Geriatrics / Neurology

Testing Holistic Approaches to Combating Alzheimer’s

August 26, 2016
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While there are currently many treatment methods to deal with the symptoms and disabilities of Alzheimer’s disease (AD), there is not yet a medical cure or vaccine to prevent or cure the disease. Progress is being made, but as of now, it is best to continue to pursue all avenues to find a definitive method to either reverse progression or altogether prevent development of Alzheimer’s in elderly patients. Listed below are several different approaches to combating or preventing the development of Alzheimer’s, and developments in the quest for a cure.

SOURCE: Clements-Cortes A, Bartel L. Sound stimulation in patients with Alzheimer’s disease. Annals Long-Term Care 2015;23:10-16.

Music Therapy

Despite a relative lack of large, reliable studies investigating music therapy’s impact on Alzheimer’s patients, the currently existing evidence is promising. One such example is a clinical trial that examined music therapy’s effect on patients with AD and agitation to find that 45-minute sessions of music therapy significantly reduce demonstrated agitation and disruptive behavior.

These findings fall in line with many previous studies into the calming effects music has on the psyche. Cognitive performance is significantly improved with background music at almost all ages in the adult lifetime. This cognitive boost has also been demonstrated in patients with Alzheimer’s. This is perhaps related to the peculiar preservation of the brain regions that process music in Alzheimer’s patients.

If clinicians wish to support non-pharmacologic, supplementary therapy-like music, they have their choice of recommending either recreational background music or the more structured music therapy. Despite a lack of clarity on music therapy’s long-term benefits, exposure to music has proven to improve patient condition and elevate quality of life.

Diet and Nutrition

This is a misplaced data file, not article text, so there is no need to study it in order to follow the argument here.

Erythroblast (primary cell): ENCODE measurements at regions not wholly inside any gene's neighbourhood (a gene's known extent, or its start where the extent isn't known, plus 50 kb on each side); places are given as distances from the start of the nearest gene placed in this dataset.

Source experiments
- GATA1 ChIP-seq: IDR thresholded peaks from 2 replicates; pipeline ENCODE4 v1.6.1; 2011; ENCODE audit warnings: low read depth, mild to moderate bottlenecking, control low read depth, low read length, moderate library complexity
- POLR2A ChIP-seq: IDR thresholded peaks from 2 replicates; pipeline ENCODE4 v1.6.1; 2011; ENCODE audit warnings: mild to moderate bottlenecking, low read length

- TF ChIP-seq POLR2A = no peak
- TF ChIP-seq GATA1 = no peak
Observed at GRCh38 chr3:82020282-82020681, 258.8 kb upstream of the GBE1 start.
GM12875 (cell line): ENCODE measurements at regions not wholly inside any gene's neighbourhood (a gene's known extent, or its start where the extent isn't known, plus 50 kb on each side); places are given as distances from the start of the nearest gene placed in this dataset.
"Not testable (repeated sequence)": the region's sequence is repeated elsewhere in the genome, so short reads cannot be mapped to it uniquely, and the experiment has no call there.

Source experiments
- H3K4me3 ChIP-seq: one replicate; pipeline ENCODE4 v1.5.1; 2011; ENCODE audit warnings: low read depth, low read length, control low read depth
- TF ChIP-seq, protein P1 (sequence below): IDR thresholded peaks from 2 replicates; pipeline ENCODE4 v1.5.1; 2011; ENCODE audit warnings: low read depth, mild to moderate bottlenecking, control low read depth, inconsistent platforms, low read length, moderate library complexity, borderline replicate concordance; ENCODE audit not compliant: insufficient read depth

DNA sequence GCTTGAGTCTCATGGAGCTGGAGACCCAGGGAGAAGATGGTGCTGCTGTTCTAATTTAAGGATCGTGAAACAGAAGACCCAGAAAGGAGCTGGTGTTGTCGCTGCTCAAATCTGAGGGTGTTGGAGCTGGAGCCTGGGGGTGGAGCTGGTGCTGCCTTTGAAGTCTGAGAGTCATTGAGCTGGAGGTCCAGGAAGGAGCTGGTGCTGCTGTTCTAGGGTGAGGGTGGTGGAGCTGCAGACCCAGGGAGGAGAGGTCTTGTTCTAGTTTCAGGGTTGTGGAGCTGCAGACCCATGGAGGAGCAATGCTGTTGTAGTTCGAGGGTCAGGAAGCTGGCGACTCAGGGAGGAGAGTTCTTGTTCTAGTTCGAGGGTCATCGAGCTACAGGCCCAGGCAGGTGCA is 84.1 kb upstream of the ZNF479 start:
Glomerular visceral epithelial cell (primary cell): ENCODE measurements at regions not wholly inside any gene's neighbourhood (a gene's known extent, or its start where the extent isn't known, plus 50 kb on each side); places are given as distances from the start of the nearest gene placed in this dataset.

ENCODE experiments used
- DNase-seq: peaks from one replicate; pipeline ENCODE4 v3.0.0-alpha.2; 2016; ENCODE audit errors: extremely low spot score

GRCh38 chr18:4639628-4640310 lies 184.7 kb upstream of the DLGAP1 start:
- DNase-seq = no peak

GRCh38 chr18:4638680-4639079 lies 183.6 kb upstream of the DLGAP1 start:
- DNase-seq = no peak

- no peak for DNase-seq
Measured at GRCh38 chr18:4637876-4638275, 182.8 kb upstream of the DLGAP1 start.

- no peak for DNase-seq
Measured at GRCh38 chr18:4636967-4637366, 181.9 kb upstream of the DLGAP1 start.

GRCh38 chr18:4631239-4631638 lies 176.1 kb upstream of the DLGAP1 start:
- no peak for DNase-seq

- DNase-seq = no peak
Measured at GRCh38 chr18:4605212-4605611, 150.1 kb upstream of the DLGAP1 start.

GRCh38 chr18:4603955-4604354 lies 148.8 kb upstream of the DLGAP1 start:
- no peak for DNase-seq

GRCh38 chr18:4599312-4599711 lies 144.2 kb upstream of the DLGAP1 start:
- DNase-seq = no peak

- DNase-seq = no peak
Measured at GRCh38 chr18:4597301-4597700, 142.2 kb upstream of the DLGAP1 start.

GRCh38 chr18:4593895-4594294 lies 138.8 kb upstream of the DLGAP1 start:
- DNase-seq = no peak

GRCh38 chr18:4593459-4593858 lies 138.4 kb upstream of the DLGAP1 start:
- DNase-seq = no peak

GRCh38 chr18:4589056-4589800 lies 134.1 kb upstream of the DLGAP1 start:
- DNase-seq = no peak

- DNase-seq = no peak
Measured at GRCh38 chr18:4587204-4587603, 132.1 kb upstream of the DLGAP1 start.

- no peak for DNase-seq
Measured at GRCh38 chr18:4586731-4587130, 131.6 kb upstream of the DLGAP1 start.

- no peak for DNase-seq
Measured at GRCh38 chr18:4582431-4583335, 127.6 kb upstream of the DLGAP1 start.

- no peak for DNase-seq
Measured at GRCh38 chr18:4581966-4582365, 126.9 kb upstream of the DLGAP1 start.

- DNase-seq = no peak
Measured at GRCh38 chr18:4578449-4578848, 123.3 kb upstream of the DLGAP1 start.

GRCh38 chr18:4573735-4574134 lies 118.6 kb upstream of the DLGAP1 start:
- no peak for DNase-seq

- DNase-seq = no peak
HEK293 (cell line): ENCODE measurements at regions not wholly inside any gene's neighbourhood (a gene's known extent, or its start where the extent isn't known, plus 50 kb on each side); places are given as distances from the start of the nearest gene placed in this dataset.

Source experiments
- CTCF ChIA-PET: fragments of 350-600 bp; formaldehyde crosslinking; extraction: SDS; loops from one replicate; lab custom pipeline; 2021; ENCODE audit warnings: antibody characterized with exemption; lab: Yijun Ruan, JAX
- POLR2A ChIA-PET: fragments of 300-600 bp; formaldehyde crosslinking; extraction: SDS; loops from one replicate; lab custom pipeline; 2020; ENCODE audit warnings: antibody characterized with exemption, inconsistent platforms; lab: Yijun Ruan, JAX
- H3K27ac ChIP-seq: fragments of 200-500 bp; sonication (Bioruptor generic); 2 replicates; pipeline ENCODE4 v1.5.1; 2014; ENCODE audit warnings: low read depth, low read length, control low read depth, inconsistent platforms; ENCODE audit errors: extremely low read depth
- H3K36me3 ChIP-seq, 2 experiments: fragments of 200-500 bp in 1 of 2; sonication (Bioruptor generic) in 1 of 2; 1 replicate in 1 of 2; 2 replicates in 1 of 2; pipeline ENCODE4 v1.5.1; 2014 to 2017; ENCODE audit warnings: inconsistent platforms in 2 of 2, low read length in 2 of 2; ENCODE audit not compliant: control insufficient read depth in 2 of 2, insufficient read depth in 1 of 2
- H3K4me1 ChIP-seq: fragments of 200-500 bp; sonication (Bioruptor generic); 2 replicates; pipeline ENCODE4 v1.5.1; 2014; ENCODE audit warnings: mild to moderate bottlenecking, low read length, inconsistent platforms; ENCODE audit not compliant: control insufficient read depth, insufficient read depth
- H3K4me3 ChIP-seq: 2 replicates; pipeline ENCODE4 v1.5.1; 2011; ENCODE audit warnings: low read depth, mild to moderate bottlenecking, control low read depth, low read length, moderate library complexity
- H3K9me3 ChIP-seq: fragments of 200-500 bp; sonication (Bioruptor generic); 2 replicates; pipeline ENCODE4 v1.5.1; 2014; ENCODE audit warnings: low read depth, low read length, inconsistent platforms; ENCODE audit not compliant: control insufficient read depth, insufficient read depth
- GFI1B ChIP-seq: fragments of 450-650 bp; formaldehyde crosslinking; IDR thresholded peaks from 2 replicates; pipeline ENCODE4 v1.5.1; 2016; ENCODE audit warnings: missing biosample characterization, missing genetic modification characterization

In the hopes of preventing Alzheimer’s development altogether, researchers have continued to look at the roles diet and nutrition play in the incidence rates of Alzheimer’s disease. Nutrition plays an integral role in the majority of biological functions, and it would follow that improper nutrition could make a patient more inclined to the type of cognitive decline that characterizes Alzheimer’s. The primary methods for nutritional intervention are dietary alteration and nutrient supplementation. Of the two, dietary changes have proven to be the more effective in lessening the risk of contracting Alzheimer’s. Three diets have been studied and demonstrated, to varying degrees, the potential to benefit patients wishing to live healthier lifestyles and lower their risks for AD: The Mediterranean diet (MeDi), the DASH diet, and the MIND diet. The Mediterranean diet incorporates myriad plant-based foods and fresh fruits, focusing on lean, white meats, fish and natural carbohydrates, while still allowing for a modicum of red meat and wine. The diet gets its name from its forebears—the healthier aspects of many diets in Mediterranean countries. A key component of MeDi is regular aerobic exercise. Dietary restrictions are commonly used to reduce risk for cardiovascular disease, and MeDi was initially praised primarily for its efficacy in reducing CV risk; however, studies have shown that MeDi can reduce the risk of contracting AD significantly, potentially by upwards of 40%. The diet’s prevention efficacy was also closely related to how strictly patients adhered to the diet.